Amid the controversy surrounding the Environmental Protection Agency’s proposed rollback of greenhouse gas emissions standards for light-duty vehicles, AEE filed an amicus brief in support of petitions brought by 17 states, the District of Columbia, and others in the U.S. Court of Appeals for the District of Columbia Circuit seeking to halt EPA’s efforts. In a first for the organization, AEE and its members chose to weigh in on this issue in court because EPA’s actions ignore overwhelming realities about the availability of cost-effective technologies to reduce automobile emissions, particularly the burgeoning electric vehicles (EV) market.
At stake is whether the current greenhouse gas emissions standards for light duty vehicles for model years 2022-2025, first adopted in 2012, will remain in place. These standards, which required automakers to improve fuel efficiency, among other emission-reduction measures, have provided a regulatory framework supporting the development of low- and zero-emissions vehicle technologies, including EVs.
In the years since this stable regulatory framework was put in place, technology advances and cost declines have allowed the EV industry to achieve explosive growth. In the past year, U.S. EV sales have grown 81%. This EV market growth is not just a current reality, but it shows no sign of stopping. By 2025, EVs are expected to comprise 11% of vehicles sold in the United States and over the next 12 years the price of batteries for electric cars will decline by two-thirds due to technological advances and increased production. According to public utility filings, light duty EV sales have grown more than 50% annually since 2011 while utility EV infrastructure investments have grown from $58.1 million in 2017 to $880.79 million in 2018.
The case now before the D.C. Circuit challenges EPA’s decision last year to withdraw its previous determination, reached by the agency in January 2017, that the light-duty vehicle greenhouse gas emissions standards for model years 2022-2025 are technically achievable and cost-effective. That decision set the stage for a now-pending proposed rulemaking that, if adopted, would weaken those standards. The 17 States, District of Columbia, and other challengers argue that in withdrawing the January 2017 determination EPA failed to fulfill its responsibilities under the Clean Air Act and relied on faulty and incomplete data and an unlawful process.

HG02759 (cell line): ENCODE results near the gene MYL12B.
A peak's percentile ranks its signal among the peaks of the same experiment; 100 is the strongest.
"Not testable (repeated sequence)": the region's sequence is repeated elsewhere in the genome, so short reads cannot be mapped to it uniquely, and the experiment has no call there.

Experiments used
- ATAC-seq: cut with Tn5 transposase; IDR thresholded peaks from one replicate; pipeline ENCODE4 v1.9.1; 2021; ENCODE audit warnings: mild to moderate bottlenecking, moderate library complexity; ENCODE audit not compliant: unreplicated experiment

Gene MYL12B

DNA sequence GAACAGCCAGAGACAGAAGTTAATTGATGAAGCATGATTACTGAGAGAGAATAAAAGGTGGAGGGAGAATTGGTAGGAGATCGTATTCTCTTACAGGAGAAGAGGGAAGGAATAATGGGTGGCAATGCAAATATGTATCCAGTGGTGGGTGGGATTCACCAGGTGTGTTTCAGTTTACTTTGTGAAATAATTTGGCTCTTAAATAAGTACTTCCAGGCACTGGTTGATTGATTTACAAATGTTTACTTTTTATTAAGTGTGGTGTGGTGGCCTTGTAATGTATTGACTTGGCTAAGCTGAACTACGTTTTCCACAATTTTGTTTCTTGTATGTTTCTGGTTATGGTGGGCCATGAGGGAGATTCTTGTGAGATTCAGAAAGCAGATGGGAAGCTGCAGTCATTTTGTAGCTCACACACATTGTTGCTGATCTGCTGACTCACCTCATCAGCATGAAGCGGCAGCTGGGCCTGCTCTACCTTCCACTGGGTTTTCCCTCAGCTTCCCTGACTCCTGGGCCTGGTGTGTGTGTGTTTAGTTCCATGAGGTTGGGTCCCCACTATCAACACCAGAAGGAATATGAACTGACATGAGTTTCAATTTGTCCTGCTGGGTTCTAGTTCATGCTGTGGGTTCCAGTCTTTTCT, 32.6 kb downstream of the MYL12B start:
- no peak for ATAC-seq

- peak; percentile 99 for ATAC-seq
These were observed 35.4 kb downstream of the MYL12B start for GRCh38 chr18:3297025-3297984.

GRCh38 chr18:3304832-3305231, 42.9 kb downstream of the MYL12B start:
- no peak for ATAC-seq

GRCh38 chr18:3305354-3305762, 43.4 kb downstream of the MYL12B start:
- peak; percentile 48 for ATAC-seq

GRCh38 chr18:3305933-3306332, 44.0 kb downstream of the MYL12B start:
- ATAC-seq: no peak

In fact, the case for sticking to the original emissions standards is undeniable, given that the technology to meet those standards exists today, and is even more cost-effective than was originally estimated in 2012. The automotive industry has been gearing up for these standards for years. The proposed EPA rollback would only serve to create market confusion, regulatory instability, and material market harm.
Representing the perspective of a national business group representing manufacturers and solution providers that develop cost-effective technologies to reduce air pollution from vehicles, AEE’s brief argues that:
- EPA Ignores the Clean Air Act’s Focus on Technological Development.
The Clean Air Act (CAA) is a “technology-forcing” statute designed to incentivize innovation and ingenuity to reduce air pollution and increase fuel efficiency in the automotive sector. A vast body of work by EPA and other national and state agencies demonstrates that more stringent fuel-efficiency standards are achievable and technically feasible given the availability and cost-effectiveness of evolving automobile technologies, including electric vehicles (EVs) and other low- and zero-emitting automobile technologies.